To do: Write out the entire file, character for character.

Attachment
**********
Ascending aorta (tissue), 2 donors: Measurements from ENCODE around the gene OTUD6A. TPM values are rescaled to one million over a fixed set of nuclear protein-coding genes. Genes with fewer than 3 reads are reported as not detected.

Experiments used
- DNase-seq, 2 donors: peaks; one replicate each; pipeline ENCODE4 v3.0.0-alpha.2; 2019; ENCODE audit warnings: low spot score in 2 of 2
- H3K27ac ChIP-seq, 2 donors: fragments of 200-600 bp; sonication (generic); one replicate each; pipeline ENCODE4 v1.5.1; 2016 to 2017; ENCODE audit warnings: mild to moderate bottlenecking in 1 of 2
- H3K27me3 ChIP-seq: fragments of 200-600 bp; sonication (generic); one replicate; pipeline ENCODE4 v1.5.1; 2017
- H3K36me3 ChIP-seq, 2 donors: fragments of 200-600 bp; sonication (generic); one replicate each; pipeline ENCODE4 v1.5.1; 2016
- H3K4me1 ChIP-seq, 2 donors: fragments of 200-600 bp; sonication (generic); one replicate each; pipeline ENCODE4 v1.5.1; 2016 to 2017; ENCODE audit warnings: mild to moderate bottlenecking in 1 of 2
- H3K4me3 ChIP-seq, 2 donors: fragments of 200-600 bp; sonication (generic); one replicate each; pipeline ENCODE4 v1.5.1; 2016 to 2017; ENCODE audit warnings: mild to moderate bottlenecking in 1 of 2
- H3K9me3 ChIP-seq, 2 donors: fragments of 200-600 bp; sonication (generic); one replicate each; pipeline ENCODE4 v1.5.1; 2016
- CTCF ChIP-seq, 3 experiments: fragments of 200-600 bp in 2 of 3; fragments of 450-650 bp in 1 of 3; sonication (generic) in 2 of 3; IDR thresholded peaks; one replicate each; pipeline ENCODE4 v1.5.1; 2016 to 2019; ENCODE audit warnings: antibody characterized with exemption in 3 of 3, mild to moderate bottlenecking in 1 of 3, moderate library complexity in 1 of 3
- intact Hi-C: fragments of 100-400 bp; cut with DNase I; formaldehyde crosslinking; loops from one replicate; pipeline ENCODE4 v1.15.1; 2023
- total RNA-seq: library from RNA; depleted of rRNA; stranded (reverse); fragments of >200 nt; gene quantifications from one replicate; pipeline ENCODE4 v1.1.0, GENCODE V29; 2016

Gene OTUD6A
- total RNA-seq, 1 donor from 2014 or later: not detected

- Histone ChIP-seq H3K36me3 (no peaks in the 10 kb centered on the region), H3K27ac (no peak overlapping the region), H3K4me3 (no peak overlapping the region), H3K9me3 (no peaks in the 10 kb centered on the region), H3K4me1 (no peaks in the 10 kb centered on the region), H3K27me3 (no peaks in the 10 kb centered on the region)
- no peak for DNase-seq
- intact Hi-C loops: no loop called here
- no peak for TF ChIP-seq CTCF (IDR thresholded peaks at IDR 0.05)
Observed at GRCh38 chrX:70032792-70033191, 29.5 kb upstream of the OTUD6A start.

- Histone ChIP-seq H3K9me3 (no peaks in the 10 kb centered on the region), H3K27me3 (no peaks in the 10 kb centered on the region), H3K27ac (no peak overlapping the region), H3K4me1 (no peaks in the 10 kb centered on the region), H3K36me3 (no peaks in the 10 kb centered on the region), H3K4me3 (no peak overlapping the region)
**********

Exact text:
Ascending aorta (tissue), 2 donors: Measurements from ENCODE around the gene OTUD6A. TPM values are rescaled to one million over a fixed set of nuclear protein-coding genes. Genes with fewer than 3 reads are reported as not detected.

Experiments used
- DNase-seq, 2 donors: peaks; one replicate each; pipeline ENCODE4 v3.0.0-alpha.2; 2019; ENCODE audit warnings: low spot score in 2 of 2
- H3K27ac ChIP-seq, 2 donors: fragments of 200-600 bp; sonication (generic); one replicate each; pipeline ENCODE4 v1.5.1; 2016 to 2017; ENCODE audit warnings: mild to moderate bottlenecking in 1 of 2
- H3K27me3 ChIP-seq: fragments of 200-600 bp; sonication (generic); one replicate; pipeline ENCODE4 v1.5.1; 2017
- H3K36me3 ChIP-seq, 2 donors: fragments of 200-600 bp; sonication (generic); one replicate each; pipeline ENCODE4 v1.5.1; 2016
- H3K4me1 ChIP-seq, 2 donors: fragments of 200-600 bp; sonication (generic); one replicate each; pipeline ENCODE4 v1.5.1; 2016 to 2017; ENCODE audit warnings: mild to moderate bottlenecking in 1 of 2
- H3K4me3 ChIP-seq, 2 donors: fragments of 200-600 bp; sonication (generic); one replicate each; pipeline ENCODE4 v1.5.1; 2016 to 2017; ENCODE audit warnings: mild to moderate bottlenecking in 1 of 2
- H3K9me3 ChIP-seq, 2 donors: fragments of 200-600 bp; sonication (generic); one replicate each; pipeline ENCODE4 v1.5.1; 2016
- CTCF ChIP-seq, 3 experiments: fragments of 200-600 bp in 2 of 3; fragments of 450-650 bp in 1 of 3; sonication (generic) in 2 of 3; IDR thresholded peaks; one replicate each; pipeline ENCODE4 v1.5.1; 2016 to 2019; ENCODE audit warnings: antibody characterized with exemption in 3 of 3, mild to moderate bottlenecking in 1 of 3, moderate library complexity in 1 of 3
- intact Hi-C: fragments of 100-400 bp; cut with DNase I; formaldehyde crosslinking; loops from one replicate; pipeline ENCODE4 v1.15.1; 2023
- total RNA-seq: library from RNA; depleted of rRNA; stranded (reverse); fragments of >200 nt; gene quantifications from one replicate; pipeline ENCODE4 v1.1.0, GENCODE V29; 2016

Gene OTUD6A
- total RNA-seq, 1 donor from 2014 or later: not detected

- Histone ChIP-seq H3K36me3 (no peaks in the 10 kb centered on the region), H3K27ac (no peak overlapping the region), H3K4me3 (no peak overlapping the region), H3K9me3 (no peaks in the 10 kb centered on the region), H3K4me1 (no peaks in the 10 kb centered on the region), H3K27me3 (no peaks in the 10 kb centered on the region)
- no peak for DNase-seq
- intact Hi-C loops: no loop called here
- no peak for TF ChIP-seq CTCF (IDR thresholded peaks at IDR 0.05)
Observed at GRCh38 chrX:70032792-70033191, 29.5 kb upstream of the OTUD6A start.

- Histone ChIP-seq H3K9me3 (no peaks in the 10 kb centered on the region), H3K27me3 (no peaks in the 10 kb centered on the region), H3K27ac (no peak overlapping the region), H3K4me1 (no peaks in the 10 kb centered on the region), H3K36me3 (no peaks in the 10 kb centered on the region), H3K4me3 (no peak overlapping the region)